Tue Aug 21, 2018 | 06:53
Pakistan backs peace talks with Taliban
Sat, 16 Apr 2011 17:53:34 GMT
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Afghan President Hamid Karzai (R) welcomes Pakistani Prime Minister Yousuf Raza Gilani at the presidential palace in Kabul, April 16, 2011.
Pakistan and Afghanistan say they are both threatened by a common enemy and need to boost joint efforts to reach peace with Taliban militants.

Pakistan's Prime Minister, Yousuf Raza Gilani, told Afghan President Hamed Karzai in Kabul that cooperation was required for the elimination of any terror.

"I have assured President Karzai that Pakistan strongly supports an Afghan-led and Afghan-owned process for reconciliation and peace," Gilani said at a joint press conference in Kabul on Saturday.

Senior Pakistani officials have frequently said that efforts by the Afghan government to make peace with the Taliban would fail without the assistance of Islamabad.

Karzai, for his part, said Islamabad and Kabul have agreed to cooperate and reach a peace deal with the Taliban.

He recently formed a peace council to lead talks with the Taliban, naming former Afghan president Burhanuddin Rabbani as chairman of the council.

The newly-established peace council has been making efforts to initiate dialogue with discontented Afghans and militants who have engaged in warfare with the government.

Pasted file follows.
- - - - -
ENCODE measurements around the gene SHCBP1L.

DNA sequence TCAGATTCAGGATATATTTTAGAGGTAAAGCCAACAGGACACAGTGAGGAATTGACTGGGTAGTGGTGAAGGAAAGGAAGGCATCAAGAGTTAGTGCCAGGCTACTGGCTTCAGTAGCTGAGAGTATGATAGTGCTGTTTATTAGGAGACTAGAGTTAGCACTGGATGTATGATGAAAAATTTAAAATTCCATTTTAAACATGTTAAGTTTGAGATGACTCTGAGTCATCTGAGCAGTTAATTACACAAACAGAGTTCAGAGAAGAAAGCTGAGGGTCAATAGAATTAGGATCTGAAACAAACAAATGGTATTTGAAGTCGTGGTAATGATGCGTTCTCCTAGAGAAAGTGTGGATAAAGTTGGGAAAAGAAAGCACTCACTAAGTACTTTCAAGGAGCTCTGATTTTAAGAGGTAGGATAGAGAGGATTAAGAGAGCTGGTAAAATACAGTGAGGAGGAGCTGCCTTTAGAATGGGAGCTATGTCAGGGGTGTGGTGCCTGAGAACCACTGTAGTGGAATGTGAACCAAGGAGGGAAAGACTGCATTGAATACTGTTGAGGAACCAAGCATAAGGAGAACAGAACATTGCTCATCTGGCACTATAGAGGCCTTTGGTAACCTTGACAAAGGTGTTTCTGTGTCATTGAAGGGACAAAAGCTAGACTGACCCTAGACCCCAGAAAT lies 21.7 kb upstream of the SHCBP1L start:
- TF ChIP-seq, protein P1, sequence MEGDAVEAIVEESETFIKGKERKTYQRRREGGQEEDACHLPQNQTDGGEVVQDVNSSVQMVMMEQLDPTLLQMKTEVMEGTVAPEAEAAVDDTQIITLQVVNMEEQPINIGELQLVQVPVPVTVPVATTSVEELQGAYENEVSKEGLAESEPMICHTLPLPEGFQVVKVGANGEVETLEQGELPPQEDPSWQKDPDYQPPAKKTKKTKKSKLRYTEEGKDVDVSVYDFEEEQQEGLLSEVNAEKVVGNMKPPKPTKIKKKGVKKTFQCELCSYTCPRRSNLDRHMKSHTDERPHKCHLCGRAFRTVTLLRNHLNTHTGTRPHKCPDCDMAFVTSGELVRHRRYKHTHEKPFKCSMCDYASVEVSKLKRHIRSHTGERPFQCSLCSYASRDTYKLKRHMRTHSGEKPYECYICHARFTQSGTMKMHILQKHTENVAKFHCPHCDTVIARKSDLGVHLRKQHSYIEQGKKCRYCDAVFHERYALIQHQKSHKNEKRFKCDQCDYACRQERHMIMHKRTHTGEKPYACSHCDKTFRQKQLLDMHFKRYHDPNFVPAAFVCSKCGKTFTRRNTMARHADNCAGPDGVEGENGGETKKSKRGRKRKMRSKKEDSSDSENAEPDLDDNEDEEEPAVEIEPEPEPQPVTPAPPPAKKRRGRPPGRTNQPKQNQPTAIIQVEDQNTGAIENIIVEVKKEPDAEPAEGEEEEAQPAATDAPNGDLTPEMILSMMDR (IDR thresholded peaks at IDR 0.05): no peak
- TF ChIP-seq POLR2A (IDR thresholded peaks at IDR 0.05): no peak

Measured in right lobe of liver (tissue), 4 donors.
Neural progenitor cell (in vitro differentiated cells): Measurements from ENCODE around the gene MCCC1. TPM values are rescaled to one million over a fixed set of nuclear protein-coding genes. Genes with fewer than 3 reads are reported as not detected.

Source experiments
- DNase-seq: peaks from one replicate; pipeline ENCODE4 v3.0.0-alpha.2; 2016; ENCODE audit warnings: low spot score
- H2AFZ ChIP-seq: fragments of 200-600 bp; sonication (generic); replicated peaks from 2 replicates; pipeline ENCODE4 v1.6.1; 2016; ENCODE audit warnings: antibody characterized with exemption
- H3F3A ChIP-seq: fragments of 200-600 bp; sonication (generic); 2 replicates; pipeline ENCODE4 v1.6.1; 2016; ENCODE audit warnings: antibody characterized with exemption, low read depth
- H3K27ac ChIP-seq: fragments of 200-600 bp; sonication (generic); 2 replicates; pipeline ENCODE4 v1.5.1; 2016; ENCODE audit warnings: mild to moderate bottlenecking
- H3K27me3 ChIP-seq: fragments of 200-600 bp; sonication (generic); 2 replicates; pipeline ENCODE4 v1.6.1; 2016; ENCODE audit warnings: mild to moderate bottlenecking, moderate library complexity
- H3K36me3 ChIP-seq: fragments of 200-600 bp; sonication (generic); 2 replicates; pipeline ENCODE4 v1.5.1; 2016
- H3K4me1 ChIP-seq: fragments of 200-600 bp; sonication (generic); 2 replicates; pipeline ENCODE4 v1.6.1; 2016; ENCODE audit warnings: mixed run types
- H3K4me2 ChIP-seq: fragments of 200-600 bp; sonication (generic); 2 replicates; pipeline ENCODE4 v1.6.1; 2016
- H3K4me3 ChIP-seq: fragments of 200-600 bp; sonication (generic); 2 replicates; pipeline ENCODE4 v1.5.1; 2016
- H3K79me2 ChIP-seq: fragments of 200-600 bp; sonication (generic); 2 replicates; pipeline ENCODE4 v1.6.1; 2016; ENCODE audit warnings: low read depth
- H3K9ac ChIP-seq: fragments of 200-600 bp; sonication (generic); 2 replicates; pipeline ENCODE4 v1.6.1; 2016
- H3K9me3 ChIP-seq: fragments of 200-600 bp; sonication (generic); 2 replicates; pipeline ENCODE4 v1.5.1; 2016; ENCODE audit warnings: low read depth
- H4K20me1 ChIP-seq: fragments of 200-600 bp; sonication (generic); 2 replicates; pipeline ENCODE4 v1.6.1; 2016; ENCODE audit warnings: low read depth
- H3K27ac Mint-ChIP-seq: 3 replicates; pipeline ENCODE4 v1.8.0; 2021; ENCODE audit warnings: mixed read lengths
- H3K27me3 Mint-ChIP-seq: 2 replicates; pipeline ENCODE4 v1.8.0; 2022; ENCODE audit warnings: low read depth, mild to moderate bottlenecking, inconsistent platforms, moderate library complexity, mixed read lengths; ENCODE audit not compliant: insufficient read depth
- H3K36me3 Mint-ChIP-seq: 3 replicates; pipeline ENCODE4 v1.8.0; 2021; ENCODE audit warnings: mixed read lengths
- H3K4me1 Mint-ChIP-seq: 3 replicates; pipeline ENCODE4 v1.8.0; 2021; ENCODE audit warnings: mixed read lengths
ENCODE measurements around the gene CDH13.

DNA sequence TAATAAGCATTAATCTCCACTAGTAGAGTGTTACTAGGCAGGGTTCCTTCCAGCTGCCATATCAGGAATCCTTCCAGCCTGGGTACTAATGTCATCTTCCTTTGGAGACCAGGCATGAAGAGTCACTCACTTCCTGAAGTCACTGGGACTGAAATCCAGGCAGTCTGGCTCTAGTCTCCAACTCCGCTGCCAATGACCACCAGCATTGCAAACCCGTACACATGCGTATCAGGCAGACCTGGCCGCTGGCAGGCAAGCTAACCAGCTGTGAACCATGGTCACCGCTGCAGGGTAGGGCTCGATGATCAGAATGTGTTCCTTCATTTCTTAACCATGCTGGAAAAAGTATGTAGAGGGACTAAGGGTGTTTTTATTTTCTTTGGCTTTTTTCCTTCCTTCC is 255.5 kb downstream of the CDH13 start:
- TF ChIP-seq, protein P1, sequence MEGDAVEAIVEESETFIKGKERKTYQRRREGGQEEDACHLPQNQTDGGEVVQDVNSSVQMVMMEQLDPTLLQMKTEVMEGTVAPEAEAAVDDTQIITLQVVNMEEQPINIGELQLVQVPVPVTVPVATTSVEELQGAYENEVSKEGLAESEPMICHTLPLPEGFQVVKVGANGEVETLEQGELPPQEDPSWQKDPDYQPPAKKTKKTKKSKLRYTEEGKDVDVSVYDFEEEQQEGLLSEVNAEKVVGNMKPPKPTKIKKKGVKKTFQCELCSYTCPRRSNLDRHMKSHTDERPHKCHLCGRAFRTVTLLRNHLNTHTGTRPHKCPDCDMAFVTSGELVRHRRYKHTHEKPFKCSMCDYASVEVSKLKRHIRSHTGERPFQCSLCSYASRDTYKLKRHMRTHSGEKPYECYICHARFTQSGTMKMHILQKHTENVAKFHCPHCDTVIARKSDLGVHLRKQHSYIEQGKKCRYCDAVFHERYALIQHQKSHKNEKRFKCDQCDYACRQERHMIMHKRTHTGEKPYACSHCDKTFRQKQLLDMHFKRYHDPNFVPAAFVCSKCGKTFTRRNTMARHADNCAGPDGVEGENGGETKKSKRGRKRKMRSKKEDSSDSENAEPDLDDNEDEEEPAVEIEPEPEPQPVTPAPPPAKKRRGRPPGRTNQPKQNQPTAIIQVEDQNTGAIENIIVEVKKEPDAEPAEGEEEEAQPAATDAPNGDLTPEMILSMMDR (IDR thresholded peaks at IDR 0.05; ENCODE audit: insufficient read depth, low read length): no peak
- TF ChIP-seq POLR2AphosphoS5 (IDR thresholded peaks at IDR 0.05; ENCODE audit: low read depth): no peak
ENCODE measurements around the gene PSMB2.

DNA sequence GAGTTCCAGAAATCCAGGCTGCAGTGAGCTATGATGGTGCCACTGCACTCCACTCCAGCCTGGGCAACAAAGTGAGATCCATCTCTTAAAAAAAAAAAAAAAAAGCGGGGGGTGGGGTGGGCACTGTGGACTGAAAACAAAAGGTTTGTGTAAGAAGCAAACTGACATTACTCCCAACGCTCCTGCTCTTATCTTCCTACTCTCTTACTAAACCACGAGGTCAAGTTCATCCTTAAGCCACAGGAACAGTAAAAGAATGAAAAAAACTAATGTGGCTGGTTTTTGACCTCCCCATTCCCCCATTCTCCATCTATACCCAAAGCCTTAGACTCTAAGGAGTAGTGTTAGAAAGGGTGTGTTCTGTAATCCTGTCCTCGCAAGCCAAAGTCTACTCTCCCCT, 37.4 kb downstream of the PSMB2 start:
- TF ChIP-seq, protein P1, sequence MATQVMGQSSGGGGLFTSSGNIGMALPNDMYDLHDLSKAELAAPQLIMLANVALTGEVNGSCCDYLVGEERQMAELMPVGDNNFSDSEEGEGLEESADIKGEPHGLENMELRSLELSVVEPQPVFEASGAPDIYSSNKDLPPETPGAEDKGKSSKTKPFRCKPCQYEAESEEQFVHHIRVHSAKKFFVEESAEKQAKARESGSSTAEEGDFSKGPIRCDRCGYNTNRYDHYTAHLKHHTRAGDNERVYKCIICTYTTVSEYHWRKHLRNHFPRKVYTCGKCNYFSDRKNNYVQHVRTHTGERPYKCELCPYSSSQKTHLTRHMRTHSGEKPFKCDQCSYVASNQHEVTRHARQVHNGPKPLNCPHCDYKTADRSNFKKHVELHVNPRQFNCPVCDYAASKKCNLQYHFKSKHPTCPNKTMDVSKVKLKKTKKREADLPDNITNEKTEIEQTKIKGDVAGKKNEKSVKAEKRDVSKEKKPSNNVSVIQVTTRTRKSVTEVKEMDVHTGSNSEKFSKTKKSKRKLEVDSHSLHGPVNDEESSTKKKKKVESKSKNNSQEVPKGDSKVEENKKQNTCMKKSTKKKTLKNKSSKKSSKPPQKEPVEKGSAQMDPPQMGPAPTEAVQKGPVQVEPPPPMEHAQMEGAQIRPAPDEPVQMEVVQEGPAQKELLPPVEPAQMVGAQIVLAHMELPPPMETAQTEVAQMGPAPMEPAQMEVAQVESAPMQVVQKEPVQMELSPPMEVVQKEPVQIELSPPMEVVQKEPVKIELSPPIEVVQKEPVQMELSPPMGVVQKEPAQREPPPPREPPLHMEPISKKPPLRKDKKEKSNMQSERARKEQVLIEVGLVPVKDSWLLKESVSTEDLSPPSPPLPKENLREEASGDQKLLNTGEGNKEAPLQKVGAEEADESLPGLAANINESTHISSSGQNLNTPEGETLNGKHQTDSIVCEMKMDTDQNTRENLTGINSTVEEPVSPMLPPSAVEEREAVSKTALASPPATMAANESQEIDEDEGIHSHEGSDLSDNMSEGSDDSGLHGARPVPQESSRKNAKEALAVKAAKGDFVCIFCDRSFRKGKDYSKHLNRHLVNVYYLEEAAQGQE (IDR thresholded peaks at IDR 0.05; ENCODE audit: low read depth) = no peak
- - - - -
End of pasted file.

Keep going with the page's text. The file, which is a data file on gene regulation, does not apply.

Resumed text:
The council has expressed willingness to listen to the legitimate demands of the militants.

The development comes after senior officials in the US and the UK floated the idea of making peace with the Taliban, although the annihilation of militants was one of the main objectives of the 2001 US-led invasion.

Top militant commanders remain at large nine years after the invasion, which allegedly aimed to capture or kill al-Qaeda and Taliban leaders blamed for the September 11, 2001 attacks.

Gilani dismissed reports that Pakistan's tribal areas along the Afghan border are a safe haven for terrorists.

US President Barack Obama has frequently blamed Pakistan for not doing enough to fight terrorism in its troubled northwestern tribal belt along the Afghan border.

American aircraft frequently attack Pakistani tribal regions, targeting alleged militants but locals say civilians are the main victims of the unauthorized attacks.

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